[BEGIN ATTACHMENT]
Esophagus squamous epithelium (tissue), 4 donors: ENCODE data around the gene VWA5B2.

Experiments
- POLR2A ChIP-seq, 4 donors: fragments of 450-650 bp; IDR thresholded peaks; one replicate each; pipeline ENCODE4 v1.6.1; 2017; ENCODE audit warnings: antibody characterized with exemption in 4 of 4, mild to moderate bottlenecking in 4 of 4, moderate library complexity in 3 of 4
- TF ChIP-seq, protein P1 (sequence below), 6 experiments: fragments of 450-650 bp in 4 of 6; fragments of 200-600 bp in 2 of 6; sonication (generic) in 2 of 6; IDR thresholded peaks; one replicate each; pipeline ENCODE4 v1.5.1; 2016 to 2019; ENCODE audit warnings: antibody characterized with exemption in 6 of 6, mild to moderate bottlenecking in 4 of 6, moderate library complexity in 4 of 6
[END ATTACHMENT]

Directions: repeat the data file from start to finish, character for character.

Esophagus squamous epithelium (tissue), 4 donors: ENCODE data around the gene VWA5B2.

Experiments
- POLR2A ChIP-seq, 4 donors: fragments of 450-650 bp; IDR thresholded peaks; one replicate each; pipeline ENCODE4 v1.6.1; 2017; ENCODE audit warnings: antibody characterized with exemption in 4 of 4, mild to moderate bottlenecking in 4 of 4, moderate library complexity in 3 of 4
- TF ChIP-seq, protein P1 (sequence below), 6 experiments: fragments of 450-650 bp in 4 of 6; fragments of 200-600 bp in 2 of 6; sonication (generic) in 2 of 6; IDR thresholded peaks; one replicate each; pipeline ENCODE4 v1.5.1; 2016 to 2019; ENCODE audit warnings: antibody characterized with exemption in 6 of 6, mild to moderate bottlenecking in 4 of 6, moderate library complexity in 4 of 6